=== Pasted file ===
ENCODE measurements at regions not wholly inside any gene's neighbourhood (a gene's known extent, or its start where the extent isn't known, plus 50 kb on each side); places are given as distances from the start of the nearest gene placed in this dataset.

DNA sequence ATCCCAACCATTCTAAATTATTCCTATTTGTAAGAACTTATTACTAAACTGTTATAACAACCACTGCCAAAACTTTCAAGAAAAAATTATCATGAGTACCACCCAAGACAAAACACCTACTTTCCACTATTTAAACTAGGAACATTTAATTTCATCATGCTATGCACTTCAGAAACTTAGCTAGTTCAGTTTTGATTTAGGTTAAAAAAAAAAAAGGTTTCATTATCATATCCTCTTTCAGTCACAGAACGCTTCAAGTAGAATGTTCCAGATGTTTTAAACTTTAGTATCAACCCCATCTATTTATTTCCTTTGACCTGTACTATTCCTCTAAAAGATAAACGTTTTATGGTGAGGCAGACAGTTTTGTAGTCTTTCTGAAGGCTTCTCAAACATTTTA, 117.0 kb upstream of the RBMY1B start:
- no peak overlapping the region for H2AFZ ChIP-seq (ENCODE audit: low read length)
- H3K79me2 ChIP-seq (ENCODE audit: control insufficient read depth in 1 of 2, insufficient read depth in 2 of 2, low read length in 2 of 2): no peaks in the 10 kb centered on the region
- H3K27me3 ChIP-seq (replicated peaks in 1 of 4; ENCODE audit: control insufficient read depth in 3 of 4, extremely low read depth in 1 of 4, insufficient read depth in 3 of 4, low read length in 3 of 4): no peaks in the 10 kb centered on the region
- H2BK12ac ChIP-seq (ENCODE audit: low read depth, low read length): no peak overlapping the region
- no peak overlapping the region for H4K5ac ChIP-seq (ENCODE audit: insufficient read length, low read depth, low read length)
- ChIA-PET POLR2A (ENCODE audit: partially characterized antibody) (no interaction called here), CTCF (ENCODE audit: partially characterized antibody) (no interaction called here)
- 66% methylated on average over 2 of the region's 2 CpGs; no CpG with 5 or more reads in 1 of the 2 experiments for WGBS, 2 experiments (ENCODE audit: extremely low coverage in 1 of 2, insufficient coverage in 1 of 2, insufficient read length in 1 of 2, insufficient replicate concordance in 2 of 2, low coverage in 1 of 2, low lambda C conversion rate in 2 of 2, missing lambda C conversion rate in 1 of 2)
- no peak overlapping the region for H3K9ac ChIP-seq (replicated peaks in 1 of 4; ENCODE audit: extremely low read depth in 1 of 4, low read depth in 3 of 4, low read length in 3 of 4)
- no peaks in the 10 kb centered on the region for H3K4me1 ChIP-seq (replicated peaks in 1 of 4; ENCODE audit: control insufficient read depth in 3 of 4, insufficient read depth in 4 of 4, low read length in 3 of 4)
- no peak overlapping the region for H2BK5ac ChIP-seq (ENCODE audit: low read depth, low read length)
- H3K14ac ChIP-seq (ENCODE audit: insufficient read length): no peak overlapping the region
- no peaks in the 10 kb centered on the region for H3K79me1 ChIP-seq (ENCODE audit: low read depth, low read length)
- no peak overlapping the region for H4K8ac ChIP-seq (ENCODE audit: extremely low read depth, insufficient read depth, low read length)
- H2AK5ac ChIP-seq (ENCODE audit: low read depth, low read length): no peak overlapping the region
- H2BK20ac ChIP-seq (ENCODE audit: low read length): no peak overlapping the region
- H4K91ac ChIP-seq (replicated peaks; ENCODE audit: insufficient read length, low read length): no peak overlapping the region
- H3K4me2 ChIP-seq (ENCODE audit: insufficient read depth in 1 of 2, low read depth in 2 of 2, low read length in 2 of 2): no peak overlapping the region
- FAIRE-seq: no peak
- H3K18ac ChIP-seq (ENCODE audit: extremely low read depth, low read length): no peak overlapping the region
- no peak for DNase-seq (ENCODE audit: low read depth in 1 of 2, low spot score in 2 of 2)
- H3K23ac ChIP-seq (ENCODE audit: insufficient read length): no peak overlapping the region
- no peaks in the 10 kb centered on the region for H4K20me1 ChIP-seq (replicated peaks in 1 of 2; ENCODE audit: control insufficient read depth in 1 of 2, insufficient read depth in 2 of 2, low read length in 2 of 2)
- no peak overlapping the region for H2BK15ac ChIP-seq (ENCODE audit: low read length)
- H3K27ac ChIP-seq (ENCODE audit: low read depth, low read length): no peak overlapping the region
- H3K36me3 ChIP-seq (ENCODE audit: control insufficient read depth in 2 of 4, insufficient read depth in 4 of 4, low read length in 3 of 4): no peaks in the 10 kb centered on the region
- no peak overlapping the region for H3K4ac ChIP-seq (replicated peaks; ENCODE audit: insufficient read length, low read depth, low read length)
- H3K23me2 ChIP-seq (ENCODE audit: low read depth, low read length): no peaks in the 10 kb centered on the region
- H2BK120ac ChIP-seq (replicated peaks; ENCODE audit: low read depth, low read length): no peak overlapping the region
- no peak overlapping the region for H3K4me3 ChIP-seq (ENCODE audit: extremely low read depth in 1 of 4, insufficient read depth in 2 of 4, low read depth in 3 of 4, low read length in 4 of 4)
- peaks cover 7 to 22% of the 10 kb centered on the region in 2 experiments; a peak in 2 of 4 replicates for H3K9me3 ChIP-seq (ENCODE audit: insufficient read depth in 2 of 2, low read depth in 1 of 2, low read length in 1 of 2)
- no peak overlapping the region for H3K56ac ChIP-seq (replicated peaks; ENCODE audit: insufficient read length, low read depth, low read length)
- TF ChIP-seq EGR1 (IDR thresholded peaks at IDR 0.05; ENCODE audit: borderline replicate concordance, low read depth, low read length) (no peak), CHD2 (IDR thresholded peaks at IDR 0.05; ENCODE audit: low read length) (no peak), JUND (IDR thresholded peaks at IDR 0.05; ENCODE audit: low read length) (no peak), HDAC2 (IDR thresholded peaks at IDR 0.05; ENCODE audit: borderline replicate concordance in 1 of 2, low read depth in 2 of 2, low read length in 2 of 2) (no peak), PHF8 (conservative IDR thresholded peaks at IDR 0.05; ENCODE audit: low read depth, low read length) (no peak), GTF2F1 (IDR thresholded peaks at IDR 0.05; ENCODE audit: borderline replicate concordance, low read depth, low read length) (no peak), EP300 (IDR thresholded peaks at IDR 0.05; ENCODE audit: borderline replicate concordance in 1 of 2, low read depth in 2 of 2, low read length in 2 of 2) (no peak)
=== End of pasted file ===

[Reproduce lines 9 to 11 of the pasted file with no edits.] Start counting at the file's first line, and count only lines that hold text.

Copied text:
- 66% methylated on average over 2 of the region's 2 CpGs; no CpG with 5 or more reads in 1 of the 2 experiments for WGBS, 2 experiments (ENCODE audit: extremely low coverage in 1 of 2, insufficient coverage in 1 of 2, insufficient read length in 1 of 2, insufficient replicate concordance in 2 of 2, low coverage in 1 of 2, low lambda C conversion rate in 2 of 2, missing lambda C conversion rate in 1 of 2)
- no peak overlapping the region for H3K9ac ChIP-seq (replicated peaks in 1 of 4; ENCODE audit: extremely low read depth in 1 of 4, low read depth in 3 of 4, low read length in 3 of 4)
- no peaks in the 10 kb centered on the region for H3K4me1 ChIP-seq (replicated peaks in 1 of 4; ENCODE audit: control insufficient read depth in 3 of 4, insufficient read depth in 4 of 4, low read length in 3 of 4)